Watch this music video. It’s lovely. You may know the song.
If you don’t find that beautiful and moving, then either you’re dead inside, or I’m way more of a hippy than I give myself credit for.
(Or possibly your tastes in music and art just diverge substantially from mine. I suppose it needn’t be anything dramatic.)
What still strikes me about this video is how little happens in it, and what a disproportionate effect it has.
The music itself is rather lovely, and although I’m paying as little attention to the lyrics as I generally do, no doubt they’re also very sweet. But the video is wonderful, charming, delightful, inspiring, adorable, heartening. If you were ever inclined to doubt that world is capable of beauty and kindness, seeing this will put any such fears to rest in just a couple of minutes.
Which is odd, because all you’re seeing is some people you don’t know, sitting on a sofa, listening to a song on some headphones. Sometimes they smile at each other, enjoying a shared joke, or chuckling at the artificial nature of the situation. There’s the odd glance of recognition between them, perhaps after a particular lyric connects in some way. One person just sits and holds a framed photograph.
That’s all there is. It’s barely anything at all. It’s a simple, unremarkable series of snapshots of perfectly ordinary people doing something perfectly ordinary for a brief moment in their lives. And it’s one of the most moving things I can think of.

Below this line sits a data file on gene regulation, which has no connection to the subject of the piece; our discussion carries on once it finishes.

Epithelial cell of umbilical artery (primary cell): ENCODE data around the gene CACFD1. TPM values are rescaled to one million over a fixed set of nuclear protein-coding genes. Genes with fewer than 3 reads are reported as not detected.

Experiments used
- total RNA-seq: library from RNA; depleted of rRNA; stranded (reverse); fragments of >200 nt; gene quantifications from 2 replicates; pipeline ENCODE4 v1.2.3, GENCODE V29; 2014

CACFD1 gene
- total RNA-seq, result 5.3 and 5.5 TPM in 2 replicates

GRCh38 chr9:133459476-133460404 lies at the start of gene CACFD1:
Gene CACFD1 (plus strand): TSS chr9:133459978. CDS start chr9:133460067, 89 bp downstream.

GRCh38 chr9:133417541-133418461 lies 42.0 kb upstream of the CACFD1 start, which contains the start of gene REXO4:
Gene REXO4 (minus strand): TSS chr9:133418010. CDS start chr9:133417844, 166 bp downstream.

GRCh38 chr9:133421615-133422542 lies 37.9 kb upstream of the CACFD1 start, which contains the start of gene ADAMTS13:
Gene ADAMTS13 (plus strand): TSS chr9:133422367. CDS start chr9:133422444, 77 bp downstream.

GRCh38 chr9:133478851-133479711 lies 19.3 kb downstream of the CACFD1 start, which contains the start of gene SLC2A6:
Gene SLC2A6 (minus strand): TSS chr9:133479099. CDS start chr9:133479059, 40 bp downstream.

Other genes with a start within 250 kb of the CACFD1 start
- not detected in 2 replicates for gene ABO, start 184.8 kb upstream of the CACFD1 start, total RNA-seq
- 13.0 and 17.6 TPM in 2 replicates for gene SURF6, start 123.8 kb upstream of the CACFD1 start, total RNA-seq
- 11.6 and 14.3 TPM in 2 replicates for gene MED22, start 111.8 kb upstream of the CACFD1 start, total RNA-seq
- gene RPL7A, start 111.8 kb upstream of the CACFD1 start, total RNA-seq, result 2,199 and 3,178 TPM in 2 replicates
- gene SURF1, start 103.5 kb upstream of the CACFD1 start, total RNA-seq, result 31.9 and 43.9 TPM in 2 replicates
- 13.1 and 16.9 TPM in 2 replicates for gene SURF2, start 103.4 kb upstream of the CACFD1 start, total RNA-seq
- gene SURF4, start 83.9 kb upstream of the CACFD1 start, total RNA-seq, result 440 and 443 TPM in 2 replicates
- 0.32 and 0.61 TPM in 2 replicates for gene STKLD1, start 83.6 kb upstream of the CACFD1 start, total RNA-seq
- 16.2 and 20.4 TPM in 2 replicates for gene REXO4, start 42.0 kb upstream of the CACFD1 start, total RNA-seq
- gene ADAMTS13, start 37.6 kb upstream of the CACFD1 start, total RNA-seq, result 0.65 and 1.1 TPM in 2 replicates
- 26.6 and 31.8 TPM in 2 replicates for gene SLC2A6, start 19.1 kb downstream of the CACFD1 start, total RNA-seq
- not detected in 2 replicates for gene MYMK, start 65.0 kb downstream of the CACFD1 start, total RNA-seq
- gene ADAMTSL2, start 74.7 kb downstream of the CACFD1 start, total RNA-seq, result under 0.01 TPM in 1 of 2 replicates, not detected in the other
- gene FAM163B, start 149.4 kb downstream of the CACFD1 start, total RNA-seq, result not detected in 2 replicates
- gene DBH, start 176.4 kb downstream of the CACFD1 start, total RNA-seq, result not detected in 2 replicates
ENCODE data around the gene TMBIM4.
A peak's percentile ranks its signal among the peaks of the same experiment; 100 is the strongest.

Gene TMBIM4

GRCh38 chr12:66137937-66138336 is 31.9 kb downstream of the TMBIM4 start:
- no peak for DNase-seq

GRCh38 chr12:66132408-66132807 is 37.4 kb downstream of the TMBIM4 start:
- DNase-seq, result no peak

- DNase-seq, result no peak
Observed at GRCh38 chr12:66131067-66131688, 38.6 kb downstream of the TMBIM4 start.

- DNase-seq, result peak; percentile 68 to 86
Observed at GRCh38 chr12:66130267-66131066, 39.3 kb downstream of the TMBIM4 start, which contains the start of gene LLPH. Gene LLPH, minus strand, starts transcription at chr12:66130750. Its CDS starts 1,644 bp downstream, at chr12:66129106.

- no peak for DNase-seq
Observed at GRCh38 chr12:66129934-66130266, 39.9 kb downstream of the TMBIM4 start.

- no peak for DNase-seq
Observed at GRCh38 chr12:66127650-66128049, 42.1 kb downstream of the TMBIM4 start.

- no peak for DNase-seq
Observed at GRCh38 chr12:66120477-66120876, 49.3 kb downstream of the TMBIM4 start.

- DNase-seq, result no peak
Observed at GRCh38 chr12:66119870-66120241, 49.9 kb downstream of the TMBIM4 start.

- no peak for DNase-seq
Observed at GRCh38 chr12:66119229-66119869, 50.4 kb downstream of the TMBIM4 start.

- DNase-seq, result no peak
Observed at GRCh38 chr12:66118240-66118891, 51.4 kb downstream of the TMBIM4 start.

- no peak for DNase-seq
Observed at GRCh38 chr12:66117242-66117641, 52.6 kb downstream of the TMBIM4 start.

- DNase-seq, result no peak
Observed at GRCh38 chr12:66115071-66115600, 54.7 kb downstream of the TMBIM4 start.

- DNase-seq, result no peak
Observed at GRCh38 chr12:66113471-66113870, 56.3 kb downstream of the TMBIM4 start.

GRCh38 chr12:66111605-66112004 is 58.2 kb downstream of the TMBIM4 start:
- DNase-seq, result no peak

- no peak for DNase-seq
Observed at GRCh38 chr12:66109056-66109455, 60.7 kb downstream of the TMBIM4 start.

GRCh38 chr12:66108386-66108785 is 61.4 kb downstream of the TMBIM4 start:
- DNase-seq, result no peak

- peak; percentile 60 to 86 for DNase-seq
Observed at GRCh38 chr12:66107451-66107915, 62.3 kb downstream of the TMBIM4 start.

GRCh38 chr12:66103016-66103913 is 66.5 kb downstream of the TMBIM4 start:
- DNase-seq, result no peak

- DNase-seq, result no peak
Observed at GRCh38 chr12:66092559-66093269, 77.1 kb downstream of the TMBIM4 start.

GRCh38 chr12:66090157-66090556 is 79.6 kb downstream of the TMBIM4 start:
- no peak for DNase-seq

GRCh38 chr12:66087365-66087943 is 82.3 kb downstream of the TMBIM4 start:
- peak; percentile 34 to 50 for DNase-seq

Which I think means that, somewhere, a small bunch of musicians and filmmakers have tapped into a staggeringly important and borderline magical power of the human mind.
Seriously. I mean, how can it not be? The world is fucking horrible, you guys. Terrible things that should make any sane person want to abandon this whole spinning space-rock and go live on an ice moon somewhere are happening every day, all over the place. Citation utterly superfluous. Pick any half-dozen comments at random from basically anywhere on the internet. Watch an American news channel for as long as you can stand. Learn a single fact about the international arms trade. Everything is so far from optimal it’s terrifying.
But then you can look at some people being people for a couple of minutes while a man plays guitar and sings a nice song, and it all seems okay.
Even a shared experience as small and easily attainable as this, is enough to make us feel connected. It lets us feel like those people we’re watching are happy and splendid and that everything’s alright because the world is full of happy splendid people just like them. (You have to assume that they’re listening to the same song that we are, anyway. It probably loses its impact a little if you turn the sound off and imagine they’re spacing out to some dubstep.)
My threshold for having my perspective shifted to allow me to see the world as a place of beauty and love and joy and potential and hope is phenomenally low. The littlest, simplest thing can remind me of so much good, and make me feel like it’s all so valuable and important and wonderful.
That sounds like a fucking superpower to me. And it’s made all the more powerful if, as I strongly suspect, billions of other people share it.
There’s a lot that goes on in the world which is horrible and frightening and sad. But it can’t truly be without hope, or beyond redemption, while it can so easily seem wonderful again.
Classroom discussion questions
1. Ugh. Just how much of a drip am I?
2. Yeah, but go watch that video again. I’m going to.
3. Life’s not so bad, eh?